Citation: (2018) 5 SCC 379
Coram: Adarsh Kumar Goel, Uday Umesh Lalit
Date: March 13th, 2018
The Supreme Court in this decision essentially settled the law on the scope of foreign lawyers to participate in arbitration proceedings in India. Moreover, they also looked into the interpretation of the words “practise the profession of law” and looked at the scope of foreign lawyers to practise law in India.
This case came to the Supreme Court as an appeal to the decisions given by the Madras High Court and Bombay High Court on the subject matter. The Madras High Court had held that foreign lawyers could not be debarred from coming to India and conducting arbitration proceedings with respect to disputes arising from an international commercial arbitration and that foreign lawyers and firms could visit India on the basis of the “fly in fly out” policy for giving legal advice to their clients. However, the Court also held that foreign law firms and foreign lawyers could not practise law in India until they had met with the requisites of the Advocates Act as well as the Bar Council Rules.
- Whether the expression ‘practise the profession of law’ includes only litigation practice or non-litigation practice also?
- Whether such practice by foreign law firms or foreign lawyers is permissible without fulfilling the requirements of Advocates Act and the Bar Council of India Rules?
- If not, whether there is a bar for the said law firms or lawyers to visit India on ‘fly in and fly out’ basis for giving legal advice regarding foreign law on diverse international legal issues?
- Whether there is no bar to foreign law firms and lawyers from conducting arbitration proceedings and disputes arising out of contracts relating to international commercial arbitration?
In the present case, the Supreme Court allowed for causal visits by foreign lawyers in order to give legal advice to their clients on either foreign law or other diverse international legal issues. This narrows the scope of the Madras High Court decision as the Court also held that the “fly in fly out” policy could amount to practising law if it was done on a regular basis but it also held that this would have to be determined on a case to case basis. Moreover, the Court also upheld the decision of the Bombay and Madras High Court by observing that firms could not do what individual advocates and lawyers were prohibited from doing and that a foreign lawyer could only appear in court with the prior permission of the court or tribunal since on reviewing the Advocates Act it was clear that only advocates enrolled with the Bar were entitled to practise law. The Court also held that the expression “practise the profession of law” included both litigation as well as non-litigation practise.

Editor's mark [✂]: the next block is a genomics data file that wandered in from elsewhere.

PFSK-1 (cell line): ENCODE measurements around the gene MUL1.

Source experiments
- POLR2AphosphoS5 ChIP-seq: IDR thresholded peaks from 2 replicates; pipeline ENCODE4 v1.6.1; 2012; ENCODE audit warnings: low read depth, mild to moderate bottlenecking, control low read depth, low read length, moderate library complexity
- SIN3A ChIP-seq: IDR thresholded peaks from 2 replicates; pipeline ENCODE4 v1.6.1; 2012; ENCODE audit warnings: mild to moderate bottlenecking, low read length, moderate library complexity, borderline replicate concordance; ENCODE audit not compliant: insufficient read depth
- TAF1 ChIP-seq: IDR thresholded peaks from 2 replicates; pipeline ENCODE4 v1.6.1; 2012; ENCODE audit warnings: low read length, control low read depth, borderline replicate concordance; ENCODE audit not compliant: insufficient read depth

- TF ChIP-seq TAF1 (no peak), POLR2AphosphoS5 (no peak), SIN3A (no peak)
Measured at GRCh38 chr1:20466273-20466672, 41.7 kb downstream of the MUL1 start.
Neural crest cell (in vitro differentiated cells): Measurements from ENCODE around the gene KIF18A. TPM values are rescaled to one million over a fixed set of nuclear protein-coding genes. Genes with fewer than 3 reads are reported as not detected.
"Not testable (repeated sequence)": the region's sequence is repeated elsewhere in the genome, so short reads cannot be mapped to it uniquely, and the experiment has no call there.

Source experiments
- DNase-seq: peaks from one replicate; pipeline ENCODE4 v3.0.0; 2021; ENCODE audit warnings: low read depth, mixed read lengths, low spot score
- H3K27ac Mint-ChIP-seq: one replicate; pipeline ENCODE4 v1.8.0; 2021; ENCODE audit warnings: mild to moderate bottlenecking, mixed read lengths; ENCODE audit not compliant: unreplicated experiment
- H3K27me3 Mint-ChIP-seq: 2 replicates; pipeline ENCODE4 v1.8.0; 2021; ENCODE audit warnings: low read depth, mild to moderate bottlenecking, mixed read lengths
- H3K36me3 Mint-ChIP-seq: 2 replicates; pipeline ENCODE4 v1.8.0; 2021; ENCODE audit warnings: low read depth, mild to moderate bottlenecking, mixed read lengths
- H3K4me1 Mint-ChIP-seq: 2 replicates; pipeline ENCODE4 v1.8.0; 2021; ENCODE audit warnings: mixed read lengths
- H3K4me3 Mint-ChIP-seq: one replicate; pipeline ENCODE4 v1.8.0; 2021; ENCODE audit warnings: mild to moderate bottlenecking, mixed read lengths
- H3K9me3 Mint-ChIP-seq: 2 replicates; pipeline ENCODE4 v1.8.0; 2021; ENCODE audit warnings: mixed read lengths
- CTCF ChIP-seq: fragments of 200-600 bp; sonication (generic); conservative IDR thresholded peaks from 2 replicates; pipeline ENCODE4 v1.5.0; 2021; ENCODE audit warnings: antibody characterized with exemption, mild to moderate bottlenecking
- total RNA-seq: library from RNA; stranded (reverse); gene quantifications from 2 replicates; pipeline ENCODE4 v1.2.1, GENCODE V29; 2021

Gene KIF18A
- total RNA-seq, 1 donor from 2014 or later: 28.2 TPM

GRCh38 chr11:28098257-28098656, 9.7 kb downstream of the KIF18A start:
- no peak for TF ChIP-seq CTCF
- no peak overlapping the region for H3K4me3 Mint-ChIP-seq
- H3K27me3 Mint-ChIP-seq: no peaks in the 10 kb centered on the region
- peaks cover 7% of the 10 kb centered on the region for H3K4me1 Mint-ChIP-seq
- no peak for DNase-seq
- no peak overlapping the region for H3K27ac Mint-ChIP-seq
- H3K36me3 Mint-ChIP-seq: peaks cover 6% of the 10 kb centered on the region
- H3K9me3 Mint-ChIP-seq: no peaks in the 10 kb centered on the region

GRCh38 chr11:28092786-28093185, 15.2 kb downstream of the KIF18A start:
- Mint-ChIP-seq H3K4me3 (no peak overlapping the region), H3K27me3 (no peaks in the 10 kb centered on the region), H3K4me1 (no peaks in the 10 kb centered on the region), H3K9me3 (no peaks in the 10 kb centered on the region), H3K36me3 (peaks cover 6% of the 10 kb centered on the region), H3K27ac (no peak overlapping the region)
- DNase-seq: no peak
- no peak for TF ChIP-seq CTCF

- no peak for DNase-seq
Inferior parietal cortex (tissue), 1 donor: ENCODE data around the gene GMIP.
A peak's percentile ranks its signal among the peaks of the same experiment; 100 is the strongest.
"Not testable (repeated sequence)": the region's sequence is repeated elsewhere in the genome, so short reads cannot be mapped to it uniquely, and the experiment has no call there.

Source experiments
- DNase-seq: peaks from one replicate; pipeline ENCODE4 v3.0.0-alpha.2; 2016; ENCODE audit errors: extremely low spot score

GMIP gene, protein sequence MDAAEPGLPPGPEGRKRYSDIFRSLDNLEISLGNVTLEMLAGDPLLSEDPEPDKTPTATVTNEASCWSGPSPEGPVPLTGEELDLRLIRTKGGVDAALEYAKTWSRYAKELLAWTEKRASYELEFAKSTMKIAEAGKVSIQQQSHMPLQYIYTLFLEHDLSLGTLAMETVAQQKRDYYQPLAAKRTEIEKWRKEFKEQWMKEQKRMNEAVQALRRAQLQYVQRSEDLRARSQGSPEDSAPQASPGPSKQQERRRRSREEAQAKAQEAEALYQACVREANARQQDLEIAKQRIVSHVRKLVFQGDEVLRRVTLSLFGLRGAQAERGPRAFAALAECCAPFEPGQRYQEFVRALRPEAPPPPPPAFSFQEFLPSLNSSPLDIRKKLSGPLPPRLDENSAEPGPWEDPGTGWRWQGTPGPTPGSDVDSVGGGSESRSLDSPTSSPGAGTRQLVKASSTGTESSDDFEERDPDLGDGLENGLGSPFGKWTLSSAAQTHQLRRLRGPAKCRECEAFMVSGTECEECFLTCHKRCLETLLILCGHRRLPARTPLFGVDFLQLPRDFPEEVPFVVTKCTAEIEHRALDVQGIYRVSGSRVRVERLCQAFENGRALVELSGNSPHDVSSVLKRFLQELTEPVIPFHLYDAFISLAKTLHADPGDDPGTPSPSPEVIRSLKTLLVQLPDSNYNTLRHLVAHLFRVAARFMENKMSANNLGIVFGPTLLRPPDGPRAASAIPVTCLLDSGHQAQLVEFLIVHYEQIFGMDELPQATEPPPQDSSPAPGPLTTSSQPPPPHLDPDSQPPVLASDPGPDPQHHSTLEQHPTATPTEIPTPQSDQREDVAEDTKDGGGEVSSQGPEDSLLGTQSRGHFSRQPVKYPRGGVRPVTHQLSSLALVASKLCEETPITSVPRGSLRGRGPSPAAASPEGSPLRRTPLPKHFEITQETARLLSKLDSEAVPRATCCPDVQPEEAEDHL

In terms of arbitration proceedings, the Supreme Court held that foreign lawyers are not completely debarred from conducting arbitration proceedings and specifically looked at internal commercial arbitrations which fell under sections of the Advocates Act as well as the Arbitration and Conciliation Act. Here, the Court held that even though foreign lawyers were not debarred, they would be governed by the code of conduct which applied to the legal profession in India. Moreover, the Court also stated that the Bar Council or the Union of India who had the power to frame rules with respect to this aspect has opined that foreign lawyers are not completely debarred to conduct arbitration proceedings.
In the present case, the Supreme Court upheld the decision of the Bombay and Madras High Court while also narrowing the scope for foreign lawyers to practise in India. The decision does allow foreign lawyers to conduct arbitration proceedings but these would be subject to the code of conduct which governs the Indian legal profession as well as gives the power to the Union of India and the Bar Council to frame regulations regarding this.